During a recent visit to the UK (to spend time with my parents as my father is having radiotherapy), I was fortunate enough to visit Diocesan House. Through the good offices of Wendy Dackson, Director of Studies, Local Ministry Training Scheme, I met staff and students (The Rev. Canon Robert Mackintosh, Director of Ministry and Training and Mr Neville Emslie, Ministry Development Office with a specialty in New Testament and a student Judy Vinson) over coffee and biscuits. We talked about our current projects and publications for the rest of the morning. It was exhilarating and a good opportunity to learn about ministry and training in the Diocese of Canterbury!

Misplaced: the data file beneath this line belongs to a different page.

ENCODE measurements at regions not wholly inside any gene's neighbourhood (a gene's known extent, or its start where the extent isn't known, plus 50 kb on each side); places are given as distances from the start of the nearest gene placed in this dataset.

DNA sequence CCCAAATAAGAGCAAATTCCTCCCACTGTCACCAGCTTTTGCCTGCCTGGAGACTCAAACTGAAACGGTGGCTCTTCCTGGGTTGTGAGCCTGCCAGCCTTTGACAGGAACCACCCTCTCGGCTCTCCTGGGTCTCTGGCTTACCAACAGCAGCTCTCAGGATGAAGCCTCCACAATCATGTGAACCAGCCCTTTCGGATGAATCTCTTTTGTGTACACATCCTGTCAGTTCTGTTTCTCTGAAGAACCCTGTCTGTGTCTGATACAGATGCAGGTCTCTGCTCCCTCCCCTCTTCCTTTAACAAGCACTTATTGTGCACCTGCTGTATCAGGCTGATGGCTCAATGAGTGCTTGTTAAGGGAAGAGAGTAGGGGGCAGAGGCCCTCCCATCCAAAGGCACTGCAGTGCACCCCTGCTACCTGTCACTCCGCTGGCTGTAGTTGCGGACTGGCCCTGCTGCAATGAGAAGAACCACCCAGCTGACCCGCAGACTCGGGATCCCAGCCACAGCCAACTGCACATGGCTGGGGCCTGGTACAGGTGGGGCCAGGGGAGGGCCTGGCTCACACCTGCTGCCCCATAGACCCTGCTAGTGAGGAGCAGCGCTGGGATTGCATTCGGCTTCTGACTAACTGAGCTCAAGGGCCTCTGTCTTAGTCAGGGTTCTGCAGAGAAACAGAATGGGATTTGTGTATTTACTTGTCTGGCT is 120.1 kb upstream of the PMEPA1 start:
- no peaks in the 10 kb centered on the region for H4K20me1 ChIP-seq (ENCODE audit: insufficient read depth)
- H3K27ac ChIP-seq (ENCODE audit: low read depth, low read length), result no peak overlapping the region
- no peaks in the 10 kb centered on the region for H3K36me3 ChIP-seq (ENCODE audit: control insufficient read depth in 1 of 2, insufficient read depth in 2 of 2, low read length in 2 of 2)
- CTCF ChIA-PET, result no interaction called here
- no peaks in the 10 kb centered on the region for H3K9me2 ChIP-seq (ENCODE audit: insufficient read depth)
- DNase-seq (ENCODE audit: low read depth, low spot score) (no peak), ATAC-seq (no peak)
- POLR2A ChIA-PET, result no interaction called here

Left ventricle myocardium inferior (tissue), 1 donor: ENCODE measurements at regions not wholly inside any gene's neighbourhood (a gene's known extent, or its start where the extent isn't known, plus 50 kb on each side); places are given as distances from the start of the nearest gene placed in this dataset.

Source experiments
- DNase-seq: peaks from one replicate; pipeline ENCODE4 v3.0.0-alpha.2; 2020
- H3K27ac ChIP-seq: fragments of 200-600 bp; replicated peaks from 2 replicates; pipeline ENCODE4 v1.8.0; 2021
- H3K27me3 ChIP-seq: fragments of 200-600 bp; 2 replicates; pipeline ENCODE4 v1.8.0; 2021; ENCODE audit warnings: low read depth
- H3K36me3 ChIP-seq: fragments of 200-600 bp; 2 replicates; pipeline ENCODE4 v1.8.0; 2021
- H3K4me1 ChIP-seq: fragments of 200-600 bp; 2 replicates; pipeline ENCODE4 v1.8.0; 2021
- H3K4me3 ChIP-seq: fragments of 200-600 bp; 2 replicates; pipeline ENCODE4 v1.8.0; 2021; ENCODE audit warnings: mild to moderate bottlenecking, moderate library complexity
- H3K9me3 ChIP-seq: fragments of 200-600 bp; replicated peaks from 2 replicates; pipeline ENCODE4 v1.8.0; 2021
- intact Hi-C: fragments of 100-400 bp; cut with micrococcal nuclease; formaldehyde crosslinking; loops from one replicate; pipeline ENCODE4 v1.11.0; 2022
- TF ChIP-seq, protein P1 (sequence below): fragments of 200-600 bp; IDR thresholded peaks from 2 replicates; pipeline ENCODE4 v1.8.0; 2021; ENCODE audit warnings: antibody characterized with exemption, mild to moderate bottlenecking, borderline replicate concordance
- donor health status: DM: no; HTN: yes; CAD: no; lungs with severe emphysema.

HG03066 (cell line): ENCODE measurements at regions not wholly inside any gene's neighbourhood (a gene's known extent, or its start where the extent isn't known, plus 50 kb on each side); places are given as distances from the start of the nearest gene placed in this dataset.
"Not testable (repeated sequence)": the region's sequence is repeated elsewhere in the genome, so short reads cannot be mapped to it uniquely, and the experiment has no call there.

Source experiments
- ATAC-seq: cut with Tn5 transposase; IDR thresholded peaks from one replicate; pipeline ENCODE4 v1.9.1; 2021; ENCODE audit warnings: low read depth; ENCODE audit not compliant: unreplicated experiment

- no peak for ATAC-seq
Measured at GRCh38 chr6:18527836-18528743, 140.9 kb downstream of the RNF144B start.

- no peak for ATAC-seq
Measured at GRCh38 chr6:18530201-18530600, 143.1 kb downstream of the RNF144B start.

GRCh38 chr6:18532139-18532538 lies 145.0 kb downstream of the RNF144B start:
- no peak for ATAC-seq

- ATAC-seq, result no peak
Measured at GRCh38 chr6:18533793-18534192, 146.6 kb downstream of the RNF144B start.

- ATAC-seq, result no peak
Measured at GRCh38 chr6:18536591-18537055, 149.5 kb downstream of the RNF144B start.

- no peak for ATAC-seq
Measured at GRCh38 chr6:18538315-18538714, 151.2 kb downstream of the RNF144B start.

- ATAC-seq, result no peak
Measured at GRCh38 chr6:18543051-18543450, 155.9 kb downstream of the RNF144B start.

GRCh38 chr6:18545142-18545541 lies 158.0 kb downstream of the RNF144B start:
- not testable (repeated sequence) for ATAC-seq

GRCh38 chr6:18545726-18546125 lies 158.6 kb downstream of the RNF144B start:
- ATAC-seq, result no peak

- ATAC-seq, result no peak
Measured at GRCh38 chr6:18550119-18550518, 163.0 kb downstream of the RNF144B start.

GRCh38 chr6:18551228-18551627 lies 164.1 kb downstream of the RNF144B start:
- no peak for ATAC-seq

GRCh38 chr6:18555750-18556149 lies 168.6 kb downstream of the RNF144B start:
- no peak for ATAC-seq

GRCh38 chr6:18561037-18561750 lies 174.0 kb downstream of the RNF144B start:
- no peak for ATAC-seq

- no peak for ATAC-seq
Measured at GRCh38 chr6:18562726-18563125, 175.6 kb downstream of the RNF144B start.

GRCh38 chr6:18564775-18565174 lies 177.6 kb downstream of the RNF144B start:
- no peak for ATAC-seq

After a wonderful lunch with Wendy, I spent the rest of the day in Canterbury at the Cathedral and local bookshops and finished up at a Canterbury Festival talk given by Dame Joan Bakewell on her latest book, All the Nice Girls.
Explaining her foray into a novel as, 'Revenge on my English teacher,' she described how 'I longed to be a writer' – until the teachers at Stockport High School For Girls rejected her idea as 'daft.'
The basis for the novel was the discovery of documents from the British Ship Adoption Society during World War II describing her school's adoption of a ship. She realized there were three areas to be explored in the book: the school teachers, the sailors on the ships and the Battle of the Atlantic being waged at the time. So she visited the National Maritime Museum, and the Western Approaches Museum in Liverpool to do journalistic research. Bakewell says she was so enraptured by what she had learned about the women serving in the Women’s Royal Naval Service that she wanted to convey a story from their perspective.